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Semin Perinatol. 2004 Oct;28(5):326-33.

Phototherapy: current methods and future directions.

Author information

1
Department of Pediatrics, Division of Neonatal and Developmental Medicine, Stanford University School of Medicine, Stanford, CA 94305-5208, USA. henk.vreman@stanford.edu

Abstract

Phototherapy is the most common therapeutic intervention used for the treatment of hyperbilirubinemia. Although it has become a mainstay since its introduction in 1958, a better understanding of the photobiology of bilirubin, characteristics of the phototherapy devices, the efficacy and safety considerations of phototherapy applications, and improvements in spectroradiometers and phototherapy devices are necessary for more predictable and improved clinical practices and outcomes. A step forward in instituting consistent, uniform, and effective use of phototherapy is the recent American Academy of Pediatrics clinical guideline on the management of hyperbilirubinemia in the newborn infant 35 or more weeks of gestation, which outlines a clinical strategy for the diagnosis of hyperbilirubinemia and contains direct recommendations for the application of phototherapy. This article reviews the parameters that determine the efficacy of phototherapy, briefly discusses current devices and methods used to deliver phototherapy, and speculates on future directions and studies that are still needed to complement our presently incomplete knowledge of the facets of this common mode of therapy.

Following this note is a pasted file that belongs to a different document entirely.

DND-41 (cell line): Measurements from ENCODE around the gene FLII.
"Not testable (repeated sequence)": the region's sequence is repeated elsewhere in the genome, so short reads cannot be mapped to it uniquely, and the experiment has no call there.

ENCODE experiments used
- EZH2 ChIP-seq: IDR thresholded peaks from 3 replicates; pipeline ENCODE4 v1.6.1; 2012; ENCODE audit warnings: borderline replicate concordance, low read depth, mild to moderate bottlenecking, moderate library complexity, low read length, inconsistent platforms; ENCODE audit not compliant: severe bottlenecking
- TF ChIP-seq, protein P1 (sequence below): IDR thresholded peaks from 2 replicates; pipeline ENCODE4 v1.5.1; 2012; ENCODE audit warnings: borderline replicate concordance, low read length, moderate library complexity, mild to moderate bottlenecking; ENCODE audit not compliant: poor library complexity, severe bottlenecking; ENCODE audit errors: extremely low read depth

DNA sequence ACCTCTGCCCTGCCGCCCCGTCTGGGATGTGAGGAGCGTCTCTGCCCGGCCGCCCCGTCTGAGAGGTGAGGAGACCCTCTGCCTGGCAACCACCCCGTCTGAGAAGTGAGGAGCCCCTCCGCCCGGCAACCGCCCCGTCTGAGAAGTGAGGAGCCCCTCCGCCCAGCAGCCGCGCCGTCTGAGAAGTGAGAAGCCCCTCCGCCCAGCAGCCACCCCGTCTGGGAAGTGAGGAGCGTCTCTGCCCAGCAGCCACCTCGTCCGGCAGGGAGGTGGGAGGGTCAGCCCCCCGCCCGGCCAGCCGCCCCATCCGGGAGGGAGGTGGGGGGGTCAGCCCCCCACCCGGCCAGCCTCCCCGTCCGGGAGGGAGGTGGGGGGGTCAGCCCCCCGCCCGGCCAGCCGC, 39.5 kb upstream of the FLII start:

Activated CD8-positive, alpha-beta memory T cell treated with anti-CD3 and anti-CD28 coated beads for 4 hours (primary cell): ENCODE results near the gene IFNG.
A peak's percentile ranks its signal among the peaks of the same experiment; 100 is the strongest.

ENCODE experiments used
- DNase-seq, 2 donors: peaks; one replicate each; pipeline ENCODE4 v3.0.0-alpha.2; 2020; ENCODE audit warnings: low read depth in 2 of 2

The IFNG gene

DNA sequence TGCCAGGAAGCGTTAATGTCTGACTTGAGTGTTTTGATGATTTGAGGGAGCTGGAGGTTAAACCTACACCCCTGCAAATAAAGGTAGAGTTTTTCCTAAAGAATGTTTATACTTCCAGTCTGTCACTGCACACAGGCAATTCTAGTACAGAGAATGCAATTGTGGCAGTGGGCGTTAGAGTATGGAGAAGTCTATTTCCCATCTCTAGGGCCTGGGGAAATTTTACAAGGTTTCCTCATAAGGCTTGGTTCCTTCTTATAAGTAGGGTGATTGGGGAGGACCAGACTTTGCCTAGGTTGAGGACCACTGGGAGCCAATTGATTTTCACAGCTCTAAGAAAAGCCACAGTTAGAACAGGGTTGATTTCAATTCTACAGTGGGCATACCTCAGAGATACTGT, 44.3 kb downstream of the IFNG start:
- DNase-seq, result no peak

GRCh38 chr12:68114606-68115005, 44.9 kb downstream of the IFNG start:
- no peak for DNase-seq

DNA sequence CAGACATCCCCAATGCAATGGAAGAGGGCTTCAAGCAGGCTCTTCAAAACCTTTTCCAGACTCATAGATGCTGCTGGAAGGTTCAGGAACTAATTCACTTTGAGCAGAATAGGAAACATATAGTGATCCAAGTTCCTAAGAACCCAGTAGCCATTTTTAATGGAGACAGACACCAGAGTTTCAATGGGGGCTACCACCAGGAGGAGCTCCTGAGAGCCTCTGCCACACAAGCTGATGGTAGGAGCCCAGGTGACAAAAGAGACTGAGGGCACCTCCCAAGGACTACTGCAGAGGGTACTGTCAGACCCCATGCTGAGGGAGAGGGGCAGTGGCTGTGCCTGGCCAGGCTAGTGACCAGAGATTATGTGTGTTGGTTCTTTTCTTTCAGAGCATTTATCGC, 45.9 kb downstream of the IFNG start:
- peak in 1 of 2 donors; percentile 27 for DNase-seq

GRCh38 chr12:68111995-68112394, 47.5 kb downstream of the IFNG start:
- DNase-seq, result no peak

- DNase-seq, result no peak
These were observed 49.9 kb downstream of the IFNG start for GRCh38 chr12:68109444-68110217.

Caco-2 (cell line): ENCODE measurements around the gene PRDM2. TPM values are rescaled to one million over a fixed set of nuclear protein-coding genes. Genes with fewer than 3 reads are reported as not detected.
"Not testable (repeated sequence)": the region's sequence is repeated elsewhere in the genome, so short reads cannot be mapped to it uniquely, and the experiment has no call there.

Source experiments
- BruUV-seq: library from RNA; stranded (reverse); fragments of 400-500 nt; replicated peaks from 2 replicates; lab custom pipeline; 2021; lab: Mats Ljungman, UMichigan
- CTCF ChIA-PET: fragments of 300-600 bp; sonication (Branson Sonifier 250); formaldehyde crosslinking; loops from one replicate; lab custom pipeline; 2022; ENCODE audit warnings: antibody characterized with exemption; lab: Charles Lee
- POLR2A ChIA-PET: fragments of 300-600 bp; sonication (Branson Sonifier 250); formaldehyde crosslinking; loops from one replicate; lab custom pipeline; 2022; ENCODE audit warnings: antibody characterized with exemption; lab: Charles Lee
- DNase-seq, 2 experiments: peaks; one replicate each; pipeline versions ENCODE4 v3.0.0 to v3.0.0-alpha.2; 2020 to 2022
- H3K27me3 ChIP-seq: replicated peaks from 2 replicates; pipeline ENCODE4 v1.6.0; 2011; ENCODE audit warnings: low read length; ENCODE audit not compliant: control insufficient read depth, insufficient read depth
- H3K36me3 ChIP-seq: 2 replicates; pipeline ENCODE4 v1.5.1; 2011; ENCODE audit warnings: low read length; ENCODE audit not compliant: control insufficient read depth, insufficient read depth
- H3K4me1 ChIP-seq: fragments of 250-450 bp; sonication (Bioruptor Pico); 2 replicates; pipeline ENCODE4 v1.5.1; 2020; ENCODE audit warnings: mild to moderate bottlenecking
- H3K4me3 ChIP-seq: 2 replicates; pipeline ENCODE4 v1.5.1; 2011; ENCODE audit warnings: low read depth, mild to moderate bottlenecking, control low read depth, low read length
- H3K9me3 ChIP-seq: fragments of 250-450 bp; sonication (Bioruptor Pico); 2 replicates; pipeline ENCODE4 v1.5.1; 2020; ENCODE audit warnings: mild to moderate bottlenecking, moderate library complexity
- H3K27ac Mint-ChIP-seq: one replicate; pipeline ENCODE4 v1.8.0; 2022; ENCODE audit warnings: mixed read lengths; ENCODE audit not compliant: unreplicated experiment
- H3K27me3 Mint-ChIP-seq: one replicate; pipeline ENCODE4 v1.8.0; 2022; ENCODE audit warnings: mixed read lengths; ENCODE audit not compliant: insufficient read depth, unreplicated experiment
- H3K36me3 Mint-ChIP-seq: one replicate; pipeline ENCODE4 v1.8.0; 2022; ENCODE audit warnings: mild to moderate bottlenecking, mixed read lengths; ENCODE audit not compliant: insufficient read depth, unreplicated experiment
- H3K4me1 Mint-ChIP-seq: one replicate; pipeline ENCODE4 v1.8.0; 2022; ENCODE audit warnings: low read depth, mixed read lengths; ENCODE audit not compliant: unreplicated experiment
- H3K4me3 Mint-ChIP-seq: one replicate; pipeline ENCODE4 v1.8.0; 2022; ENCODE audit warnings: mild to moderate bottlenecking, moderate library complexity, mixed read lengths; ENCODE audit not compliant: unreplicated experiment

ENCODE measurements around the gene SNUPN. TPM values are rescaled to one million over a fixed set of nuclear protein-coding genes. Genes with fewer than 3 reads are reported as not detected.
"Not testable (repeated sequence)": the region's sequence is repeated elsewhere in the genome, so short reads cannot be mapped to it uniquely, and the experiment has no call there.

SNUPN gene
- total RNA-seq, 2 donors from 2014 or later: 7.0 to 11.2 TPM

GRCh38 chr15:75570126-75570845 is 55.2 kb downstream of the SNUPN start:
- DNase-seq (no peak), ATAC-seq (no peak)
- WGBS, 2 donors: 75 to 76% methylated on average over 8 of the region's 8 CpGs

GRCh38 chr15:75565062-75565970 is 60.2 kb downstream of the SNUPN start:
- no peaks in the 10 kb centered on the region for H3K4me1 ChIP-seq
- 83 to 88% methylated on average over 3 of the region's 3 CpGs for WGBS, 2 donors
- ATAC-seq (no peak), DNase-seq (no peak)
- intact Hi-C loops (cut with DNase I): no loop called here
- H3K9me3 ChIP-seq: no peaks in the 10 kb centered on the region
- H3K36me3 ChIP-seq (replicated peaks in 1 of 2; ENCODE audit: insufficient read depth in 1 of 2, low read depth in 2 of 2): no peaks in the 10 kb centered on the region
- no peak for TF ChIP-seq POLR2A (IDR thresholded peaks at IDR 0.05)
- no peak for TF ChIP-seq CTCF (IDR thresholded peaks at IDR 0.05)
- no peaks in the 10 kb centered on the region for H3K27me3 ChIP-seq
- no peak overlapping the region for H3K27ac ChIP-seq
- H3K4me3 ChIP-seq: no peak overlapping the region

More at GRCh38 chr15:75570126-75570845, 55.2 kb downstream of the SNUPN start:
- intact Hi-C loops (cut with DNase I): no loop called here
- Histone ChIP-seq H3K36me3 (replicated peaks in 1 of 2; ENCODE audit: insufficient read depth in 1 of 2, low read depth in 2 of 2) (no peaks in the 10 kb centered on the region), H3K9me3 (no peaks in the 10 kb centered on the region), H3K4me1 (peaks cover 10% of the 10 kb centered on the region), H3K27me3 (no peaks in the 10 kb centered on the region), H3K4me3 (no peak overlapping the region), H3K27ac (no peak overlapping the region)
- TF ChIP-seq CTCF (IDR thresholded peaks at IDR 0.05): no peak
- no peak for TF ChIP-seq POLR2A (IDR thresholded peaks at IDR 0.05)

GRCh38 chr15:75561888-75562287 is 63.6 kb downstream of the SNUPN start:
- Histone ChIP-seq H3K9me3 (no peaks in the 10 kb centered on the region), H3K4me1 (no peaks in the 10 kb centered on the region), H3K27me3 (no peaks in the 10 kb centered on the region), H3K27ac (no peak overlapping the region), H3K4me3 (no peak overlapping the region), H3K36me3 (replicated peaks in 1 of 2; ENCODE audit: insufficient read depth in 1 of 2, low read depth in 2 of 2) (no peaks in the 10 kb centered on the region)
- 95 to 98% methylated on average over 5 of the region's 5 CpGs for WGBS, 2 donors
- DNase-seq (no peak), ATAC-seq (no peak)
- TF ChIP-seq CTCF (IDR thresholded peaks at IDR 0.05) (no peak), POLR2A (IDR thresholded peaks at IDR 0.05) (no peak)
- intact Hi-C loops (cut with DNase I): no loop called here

PMID:
15686263
[Indexed for MEDLINE]

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